BOSTON -- Using a tactic traditionally reserved for desegregating schools and cleaning up corrupt unions, Massachusetts is asking for a court-appointed monitor to oversee a country club that discriminated against women.
Nine female golfers won a $1.97 million verdict against the Haverhill Golf and Country Club this fall when a jury unanimously decided the women were unfairly denied the sought-after "primary memberships" that come with choice starting times and greater access to the club.
In a motion scheduled to be heard next week in Suffolk Superior Court, the state attorney general asked Judge John Cratsley for an injunction that would prevent the club from treating women as second-class members. Among other remedies, it asks the judge to put a monitor in charge of the club for five years to guarantee the club's compliance with state anti-discrimination laws.
"It would be the first of its kind for there to be a monitor to address discrimination issues at a country club," assistant attorney general Anthony Rodriguez said Tuesday. "It's necessary to protect against future acts of discrimination -- to ensure equal opportunity policies are in place so that women have equal access to the club."
The judge will also consider at the hearing the women's request for attorney fees and the club's motions for a new trial and for a reduction in the verdict, which included nearly $1.5 million in punitive damages.
"If the judge believes that these people can't monitor themselves -- which they've shown historically that they can't -- if they can't figure out what they're doing is wrong, I think he will appoint a monitor," plaintiffs' lawyer Marsha Kazarosian said.
The club has said it will appeal, and it won't change its policies until the appeal is decided. Attorney Henry Owens did not immediately return a call seeking comment Tuesday, but during the trial the club argued the women were simply unwilling to pay extra for the top membership.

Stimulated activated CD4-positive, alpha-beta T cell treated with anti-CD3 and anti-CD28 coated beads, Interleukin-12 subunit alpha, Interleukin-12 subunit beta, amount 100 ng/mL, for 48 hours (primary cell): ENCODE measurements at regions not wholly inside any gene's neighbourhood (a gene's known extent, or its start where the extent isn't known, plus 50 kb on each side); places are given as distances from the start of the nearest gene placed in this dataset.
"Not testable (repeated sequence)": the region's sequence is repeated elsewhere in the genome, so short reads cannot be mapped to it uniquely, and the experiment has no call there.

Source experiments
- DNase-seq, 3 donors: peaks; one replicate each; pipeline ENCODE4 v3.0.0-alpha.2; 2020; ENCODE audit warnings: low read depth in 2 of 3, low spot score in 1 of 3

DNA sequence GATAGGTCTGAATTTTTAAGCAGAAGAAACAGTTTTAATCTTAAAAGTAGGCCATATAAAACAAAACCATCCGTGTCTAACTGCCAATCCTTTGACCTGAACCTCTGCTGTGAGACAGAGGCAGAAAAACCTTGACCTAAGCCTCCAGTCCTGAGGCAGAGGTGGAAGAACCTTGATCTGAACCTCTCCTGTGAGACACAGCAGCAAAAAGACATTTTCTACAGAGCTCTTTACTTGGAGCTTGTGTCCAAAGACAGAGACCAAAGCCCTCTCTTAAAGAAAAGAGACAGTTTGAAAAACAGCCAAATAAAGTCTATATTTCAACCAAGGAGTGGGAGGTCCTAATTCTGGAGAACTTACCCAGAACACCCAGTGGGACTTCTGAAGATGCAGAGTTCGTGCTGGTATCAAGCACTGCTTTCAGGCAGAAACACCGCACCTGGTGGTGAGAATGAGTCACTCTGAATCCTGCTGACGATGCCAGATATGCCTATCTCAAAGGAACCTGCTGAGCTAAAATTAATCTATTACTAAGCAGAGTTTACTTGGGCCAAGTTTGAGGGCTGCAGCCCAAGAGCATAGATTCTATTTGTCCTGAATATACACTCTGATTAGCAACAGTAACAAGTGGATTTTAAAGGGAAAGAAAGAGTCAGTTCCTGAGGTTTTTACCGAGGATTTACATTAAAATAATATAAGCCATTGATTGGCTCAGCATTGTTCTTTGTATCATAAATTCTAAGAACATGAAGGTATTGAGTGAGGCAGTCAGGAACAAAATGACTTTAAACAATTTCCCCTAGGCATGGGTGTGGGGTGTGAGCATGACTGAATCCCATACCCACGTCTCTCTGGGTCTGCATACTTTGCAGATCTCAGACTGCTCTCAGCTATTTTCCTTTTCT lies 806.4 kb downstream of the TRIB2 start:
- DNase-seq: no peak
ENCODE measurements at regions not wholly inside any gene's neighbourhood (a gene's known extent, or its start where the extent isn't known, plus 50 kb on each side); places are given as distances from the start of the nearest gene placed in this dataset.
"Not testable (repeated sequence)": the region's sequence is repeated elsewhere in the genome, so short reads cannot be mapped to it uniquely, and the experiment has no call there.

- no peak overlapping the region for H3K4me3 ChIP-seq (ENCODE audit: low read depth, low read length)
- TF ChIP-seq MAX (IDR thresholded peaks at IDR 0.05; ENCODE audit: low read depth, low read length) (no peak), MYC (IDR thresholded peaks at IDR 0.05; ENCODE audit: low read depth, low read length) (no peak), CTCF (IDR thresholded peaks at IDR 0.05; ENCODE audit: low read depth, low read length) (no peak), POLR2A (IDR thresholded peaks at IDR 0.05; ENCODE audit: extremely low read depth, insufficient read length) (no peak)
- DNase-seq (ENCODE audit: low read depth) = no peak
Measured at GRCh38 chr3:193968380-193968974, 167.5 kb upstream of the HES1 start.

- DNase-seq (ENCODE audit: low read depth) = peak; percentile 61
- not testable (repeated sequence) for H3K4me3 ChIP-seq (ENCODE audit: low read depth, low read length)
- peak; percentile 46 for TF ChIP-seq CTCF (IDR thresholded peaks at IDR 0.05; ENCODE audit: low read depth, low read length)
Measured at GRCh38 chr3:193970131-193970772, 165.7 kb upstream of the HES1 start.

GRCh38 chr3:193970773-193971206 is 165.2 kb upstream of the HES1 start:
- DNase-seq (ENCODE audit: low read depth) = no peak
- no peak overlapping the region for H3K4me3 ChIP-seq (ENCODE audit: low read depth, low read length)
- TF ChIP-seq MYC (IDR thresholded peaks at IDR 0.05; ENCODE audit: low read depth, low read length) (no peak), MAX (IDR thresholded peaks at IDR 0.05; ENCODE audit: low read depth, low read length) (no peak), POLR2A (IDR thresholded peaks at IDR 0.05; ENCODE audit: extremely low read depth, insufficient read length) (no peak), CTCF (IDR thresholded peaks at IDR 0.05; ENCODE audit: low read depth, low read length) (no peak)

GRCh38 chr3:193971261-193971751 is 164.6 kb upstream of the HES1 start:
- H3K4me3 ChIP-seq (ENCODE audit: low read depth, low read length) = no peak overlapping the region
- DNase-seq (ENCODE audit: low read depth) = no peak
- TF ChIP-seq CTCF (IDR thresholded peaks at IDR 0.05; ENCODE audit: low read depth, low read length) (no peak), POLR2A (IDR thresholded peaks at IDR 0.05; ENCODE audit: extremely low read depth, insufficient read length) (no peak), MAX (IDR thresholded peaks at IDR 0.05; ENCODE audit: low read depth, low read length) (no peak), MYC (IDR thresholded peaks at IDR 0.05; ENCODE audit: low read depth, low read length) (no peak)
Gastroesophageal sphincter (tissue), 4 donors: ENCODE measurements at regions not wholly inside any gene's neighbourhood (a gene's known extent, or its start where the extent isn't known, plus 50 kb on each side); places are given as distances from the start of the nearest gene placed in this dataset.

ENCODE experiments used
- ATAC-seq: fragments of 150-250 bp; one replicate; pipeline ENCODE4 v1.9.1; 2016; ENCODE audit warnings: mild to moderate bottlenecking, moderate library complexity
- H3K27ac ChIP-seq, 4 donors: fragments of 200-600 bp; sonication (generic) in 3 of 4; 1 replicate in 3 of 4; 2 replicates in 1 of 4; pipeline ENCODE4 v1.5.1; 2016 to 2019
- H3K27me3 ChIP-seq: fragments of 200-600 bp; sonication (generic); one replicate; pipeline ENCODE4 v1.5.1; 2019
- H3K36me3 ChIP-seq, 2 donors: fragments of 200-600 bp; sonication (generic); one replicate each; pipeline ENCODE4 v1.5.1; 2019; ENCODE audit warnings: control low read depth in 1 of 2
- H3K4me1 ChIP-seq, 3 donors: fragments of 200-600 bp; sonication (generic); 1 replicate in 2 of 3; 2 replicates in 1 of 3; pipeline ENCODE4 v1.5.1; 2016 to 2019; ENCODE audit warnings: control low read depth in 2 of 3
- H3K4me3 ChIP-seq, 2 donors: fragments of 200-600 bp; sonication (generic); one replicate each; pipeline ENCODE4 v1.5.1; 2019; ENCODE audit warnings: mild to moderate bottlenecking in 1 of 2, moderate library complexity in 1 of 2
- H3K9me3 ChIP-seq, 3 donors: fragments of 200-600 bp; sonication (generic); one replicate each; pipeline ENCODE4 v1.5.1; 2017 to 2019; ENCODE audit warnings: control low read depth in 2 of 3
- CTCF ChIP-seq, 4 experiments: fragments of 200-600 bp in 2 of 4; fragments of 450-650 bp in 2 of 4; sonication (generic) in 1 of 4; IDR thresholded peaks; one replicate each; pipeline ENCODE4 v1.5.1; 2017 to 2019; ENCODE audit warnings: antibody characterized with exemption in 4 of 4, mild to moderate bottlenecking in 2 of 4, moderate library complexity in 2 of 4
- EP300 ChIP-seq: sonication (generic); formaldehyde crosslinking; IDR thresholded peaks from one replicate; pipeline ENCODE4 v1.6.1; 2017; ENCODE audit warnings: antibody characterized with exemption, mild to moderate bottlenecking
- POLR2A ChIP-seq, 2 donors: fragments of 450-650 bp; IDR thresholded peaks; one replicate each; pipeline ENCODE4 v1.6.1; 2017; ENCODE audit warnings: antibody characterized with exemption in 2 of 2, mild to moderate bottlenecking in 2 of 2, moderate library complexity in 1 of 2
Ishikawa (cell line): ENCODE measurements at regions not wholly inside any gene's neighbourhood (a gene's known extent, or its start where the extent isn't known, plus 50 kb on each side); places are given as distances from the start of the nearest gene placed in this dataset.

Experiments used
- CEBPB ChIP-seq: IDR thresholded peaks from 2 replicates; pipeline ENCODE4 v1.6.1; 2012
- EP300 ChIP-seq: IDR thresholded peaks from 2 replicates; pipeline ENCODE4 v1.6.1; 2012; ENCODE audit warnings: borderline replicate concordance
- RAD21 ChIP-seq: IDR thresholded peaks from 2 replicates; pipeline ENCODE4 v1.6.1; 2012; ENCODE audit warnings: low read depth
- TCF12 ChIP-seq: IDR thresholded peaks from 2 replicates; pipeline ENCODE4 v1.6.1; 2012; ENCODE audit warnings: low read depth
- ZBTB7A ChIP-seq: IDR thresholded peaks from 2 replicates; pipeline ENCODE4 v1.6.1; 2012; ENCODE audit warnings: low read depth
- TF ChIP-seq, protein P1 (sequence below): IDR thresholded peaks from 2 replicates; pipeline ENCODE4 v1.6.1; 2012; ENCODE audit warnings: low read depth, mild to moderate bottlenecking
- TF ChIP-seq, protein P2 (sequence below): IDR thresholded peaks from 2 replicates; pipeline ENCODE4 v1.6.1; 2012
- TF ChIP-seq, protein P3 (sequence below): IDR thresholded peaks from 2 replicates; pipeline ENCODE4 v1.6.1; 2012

The jurors disagreed, finding that the club discriminated against women in its rules and practice. Even when full membership was technically open to women, they were routinely steered into partial memberships, and in some cases men jumped ahead of women on the waiting list because of "special circumstances."
More importantly, the jury also found enough public interaction with the private club to require obedience to anti-discrimination laws.
"It's a question of whether the course is a public or private accommodation," said Paul Weiler, a professor at the Harvard Law School and an expert in sports and the law. "This is essentially the same issue posed by the Casey Martin case."
Martin, a disabled golfer, sued for the right to ride a cart in PGA events. While his case involved professional golf tournaments, the Haverhill Nine needed to prove that the private club was in some sense open to the public.
"This is a more complicated one because it is a private course," Weiler said. "You don't have professionals coming in, or fans coming in."
During the trial, the woman described a club where men got the prime tee times and their own card room while women were sometimes allowed fewer privileges than youth members.
"When they complained, they were treated like little kids complaining. They were quieted down and pushed off to the side. They were made promises to and nobody ever kept the promises," Kazarosian said.
After the suit was filed in 1995, fellow members wouldn't play with the plaintiffs' husbands, she said.
"After the verdict came down, it even got worse, which amazes me, because you'd think people would say, 'Something isn't right here. Fourteen jurors made a decision that the club was wrong."'
In addition to the monitor, the injunction asks the club to eliminate all gender distinctions from its policies and bylaws. The state also wants the club to:
-- Offer all limited members the opportunity to become primary members.
-- Inform women of all of their membership options.
-- Maintain a chronological waiting list for new memberships.
-- Refrain from intimidating women who seek full membership.
-- Open club meetings to all members.
"It's more than just about tee times," Rodriguez said. "It's about civil rights. It's about retaliation against the women, intimidation and threats against the women that tried to assert their civil rights."
The rules were remnants of the days when most men worked and women usually didn't. Coveted weekend morning tee times were reserved for the men, and they were given primary memberships to reflect that.
"Why a retired man should be able to play on Saturday morning and a full-time working woman would not be able to play is irrational as well as unethical," Weiler said.
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